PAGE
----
What sort of life goals can a retired person have? This has bothered me ever since I gave up my real adult job almost twenty years ago. I’ve done other adult jobs over the years and some of them were even really worth the effort. But my real job, my real calling, was saving lives and conquering disease. It’s what I did and who I was and what I was meant to do.

But now, I’m completely retired and not even doing the menial task of paperwork for the benefit of others. So what sorts of goals can I pursue?

I suppose I want to live healthily as long as possible. But that’s such a stupid underlying thing that all of us want. I wanted that when I had a real goal in life to save other lives, etc. Absent being alive, all other goals are meaningless. I can’t think of a single thing to do with all my time that is beneficial to the real world outside my curtained windows.

I write my histories. I like that. I didn’t like it when I took last year off. It gives me at least a bit of structure to my days. I have a task to complete, something to check off my to do list. Something tangible. I don’t know if it really benefits the world at large. Knowing more stuff is always good. Knowing the problems we face today are not unique to our time may be of some benefit.

I could create of goal of publishing me work for remuneration. I’ve actually thought about it many, many times. But it would be more work than I’m willing to put into it. And right now, I am happy to write with the occasional typo remaining and not feel bad about it. My OCD would be exacerbated by publishing for money. Essentially, this is not a goal I have. It might be a goal I should have, but I don’t think should is part of goal setting.

I know I could set some goals for projects around the house. These are not goals, however, they are to do lists. We have talked about repainting the inside of the house. That’s as far as that particular item has gotten. It might even be a really good idea to repaint. But that’s a not a goal item.

I don’t have a five or ten year plan. It seems entirely pointless. I’m not yet to the point where I won’t buy green bananas, but to plan out something that long term is incredibly ludicrous. I don’t even know what I want to do this weekend and it really doesn’t matter what I choose.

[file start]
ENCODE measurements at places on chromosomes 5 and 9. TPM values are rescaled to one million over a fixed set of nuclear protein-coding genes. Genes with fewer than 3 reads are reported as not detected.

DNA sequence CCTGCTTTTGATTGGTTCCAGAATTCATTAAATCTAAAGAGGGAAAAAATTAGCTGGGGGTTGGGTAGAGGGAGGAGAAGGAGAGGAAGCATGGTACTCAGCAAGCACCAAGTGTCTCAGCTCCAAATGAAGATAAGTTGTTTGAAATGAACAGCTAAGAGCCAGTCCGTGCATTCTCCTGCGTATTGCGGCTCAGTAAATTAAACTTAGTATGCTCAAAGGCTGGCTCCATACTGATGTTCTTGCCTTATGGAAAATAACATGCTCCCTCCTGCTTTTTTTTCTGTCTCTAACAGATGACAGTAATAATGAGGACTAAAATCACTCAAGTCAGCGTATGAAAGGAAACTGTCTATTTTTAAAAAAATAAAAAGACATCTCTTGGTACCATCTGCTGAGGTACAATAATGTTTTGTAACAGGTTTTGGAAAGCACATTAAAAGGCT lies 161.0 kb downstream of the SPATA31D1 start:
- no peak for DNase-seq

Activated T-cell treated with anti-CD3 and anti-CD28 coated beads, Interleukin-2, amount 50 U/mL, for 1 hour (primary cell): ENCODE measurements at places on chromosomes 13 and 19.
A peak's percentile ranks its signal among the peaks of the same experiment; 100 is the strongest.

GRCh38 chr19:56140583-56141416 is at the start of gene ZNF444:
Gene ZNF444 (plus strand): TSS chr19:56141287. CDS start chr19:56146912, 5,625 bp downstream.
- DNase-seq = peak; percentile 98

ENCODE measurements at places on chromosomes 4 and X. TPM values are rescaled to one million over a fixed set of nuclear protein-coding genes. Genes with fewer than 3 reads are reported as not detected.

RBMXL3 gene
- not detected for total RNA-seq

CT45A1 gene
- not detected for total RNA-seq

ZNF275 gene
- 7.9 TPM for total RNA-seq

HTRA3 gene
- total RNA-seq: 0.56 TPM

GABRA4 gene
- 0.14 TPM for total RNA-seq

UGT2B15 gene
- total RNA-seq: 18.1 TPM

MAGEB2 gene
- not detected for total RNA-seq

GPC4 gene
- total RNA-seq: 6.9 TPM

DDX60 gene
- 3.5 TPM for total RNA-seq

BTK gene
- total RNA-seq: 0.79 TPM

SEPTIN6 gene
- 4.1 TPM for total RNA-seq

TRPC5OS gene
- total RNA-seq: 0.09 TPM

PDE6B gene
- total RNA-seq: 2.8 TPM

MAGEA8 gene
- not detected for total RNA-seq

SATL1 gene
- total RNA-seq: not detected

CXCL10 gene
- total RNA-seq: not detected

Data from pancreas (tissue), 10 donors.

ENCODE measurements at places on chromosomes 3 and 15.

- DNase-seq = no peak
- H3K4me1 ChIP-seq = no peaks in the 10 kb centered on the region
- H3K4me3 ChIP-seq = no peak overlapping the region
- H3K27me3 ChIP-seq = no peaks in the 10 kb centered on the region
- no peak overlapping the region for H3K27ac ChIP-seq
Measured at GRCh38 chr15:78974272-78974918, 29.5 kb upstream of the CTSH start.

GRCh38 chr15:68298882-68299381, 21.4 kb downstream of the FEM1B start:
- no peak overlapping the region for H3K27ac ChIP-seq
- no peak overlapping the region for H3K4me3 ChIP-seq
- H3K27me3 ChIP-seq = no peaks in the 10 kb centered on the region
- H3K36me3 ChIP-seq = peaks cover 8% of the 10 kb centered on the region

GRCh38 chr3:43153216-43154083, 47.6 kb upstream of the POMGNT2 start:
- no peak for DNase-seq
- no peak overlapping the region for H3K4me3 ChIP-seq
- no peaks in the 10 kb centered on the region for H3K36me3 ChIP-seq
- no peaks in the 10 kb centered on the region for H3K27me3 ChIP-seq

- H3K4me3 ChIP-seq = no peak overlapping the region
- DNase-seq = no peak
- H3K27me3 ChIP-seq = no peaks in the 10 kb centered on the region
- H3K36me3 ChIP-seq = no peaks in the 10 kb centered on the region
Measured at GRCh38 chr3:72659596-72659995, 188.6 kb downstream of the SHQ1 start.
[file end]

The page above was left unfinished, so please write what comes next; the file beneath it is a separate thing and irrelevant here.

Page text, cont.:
I’m not sure how other retired people manage all their time. I can remember my mother saying how one day, we would look back and wish we had some of the busy stuff to do. She was bored, too. Not all the time and not every single day, but when she was called with a “Do you want to” question she always said yes before the doing part was mentioned. She always had time to do or go or help.

There are myriad books written for the young and middle aged to help them get their lives focused and their chance for happiness increased. I don’t even know if there is any wisdom out there for retired folks. We tell younger people to plan for retirement. What we don’t say is that most of what you have to plan for is boredom.

I’ve been told many negative things about boredom. These are repeated by people who have their days so overscheduled they have to check their calendar for a time to go to the bathroom. When days stretch out endlessly, there is really only whatever it is you can think of to do with yourself. And the less you have to do, the harder it is to find any motivation to do it.

Every motivational book, every motivational talk, tells you to focus on your goals. Determine where you are going and then build a map to get there. I’ve already been there. I’m going home and I know the way. And there is nothing to do when I get there. Just not a real exciting goal.

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